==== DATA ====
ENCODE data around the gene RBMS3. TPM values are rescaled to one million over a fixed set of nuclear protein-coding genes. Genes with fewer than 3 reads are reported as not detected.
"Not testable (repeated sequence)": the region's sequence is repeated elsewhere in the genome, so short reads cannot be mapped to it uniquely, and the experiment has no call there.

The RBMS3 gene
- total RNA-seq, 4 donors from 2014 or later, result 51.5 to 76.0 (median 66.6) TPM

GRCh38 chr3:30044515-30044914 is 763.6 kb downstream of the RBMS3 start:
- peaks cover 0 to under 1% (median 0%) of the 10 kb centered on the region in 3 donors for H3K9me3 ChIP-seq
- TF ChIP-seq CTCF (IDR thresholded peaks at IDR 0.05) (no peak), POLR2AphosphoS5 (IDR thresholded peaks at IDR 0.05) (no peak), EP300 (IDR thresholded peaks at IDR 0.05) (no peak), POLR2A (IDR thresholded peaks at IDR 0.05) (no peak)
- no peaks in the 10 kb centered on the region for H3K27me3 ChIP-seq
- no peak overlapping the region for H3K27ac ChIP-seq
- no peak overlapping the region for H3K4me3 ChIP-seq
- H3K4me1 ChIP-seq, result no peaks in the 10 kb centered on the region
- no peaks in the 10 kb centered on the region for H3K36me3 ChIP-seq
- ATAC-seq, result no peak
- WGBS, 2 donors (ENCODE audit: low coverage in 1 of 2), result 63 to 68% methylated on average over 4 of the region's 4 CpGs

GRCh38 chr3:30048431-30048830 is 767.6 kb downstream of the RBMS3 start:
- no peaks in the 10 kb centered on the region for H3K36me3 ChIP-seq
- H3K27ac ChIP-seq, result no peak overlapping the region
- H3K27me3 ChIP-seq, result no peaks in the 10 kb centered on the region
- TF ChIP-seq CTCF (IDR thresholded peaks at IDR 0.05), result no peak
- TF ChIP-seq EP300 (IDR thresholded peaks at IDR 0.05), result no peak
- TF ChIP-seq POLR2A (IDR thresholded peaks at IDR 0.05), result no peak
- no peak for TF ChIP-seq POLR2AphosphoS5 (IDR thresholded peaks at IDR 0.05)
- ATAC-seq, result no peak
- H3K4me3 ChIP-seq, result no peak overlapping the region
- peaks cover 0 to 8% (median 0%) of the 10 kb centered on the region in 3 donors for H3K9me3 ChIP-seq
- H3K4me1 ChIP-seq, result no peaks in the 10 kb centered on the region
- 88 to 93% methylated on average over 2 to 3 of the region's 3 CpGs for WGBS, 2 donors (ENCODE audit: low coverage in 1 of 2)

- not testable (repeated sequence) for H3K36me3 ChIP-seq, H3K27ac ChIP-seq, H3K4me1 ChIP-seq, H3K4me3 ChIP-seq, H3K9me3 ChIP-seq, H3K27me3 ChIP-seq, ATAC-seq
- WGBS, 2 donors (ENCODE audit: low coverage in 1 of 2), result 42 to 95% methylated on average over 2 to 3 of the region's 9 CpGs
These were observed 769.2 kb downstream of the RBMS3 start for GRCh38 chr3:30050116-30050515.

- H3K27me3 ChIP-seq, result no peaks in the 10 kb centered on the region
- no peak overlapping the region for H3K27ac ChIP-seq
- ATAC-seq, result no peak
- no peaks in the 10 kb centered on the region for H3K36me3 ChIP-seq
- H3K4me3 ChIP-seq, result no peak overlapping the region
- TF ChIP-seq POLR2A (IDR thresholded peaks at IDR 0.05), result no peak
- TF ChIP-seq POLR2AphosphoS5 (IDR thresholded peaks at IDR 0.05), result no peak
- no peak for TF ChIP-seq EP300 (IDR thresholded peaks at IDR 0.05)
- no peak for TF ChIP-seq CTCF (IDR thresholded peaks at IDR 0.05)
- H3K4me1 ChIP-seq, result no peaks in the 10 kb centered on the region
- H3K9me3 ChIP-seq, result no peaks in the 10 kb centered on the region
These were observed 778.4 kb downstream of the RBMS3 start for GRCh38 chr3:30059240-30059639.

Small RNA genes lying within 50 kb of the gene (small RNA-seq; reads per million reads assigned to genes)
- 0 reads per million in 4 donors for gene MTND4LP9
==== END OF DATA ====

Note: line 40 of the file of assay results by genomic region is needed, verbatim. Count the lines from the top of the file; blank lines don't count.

- H3K4me1 ChIP-seq, result no peaks in the 10 kb centered on the region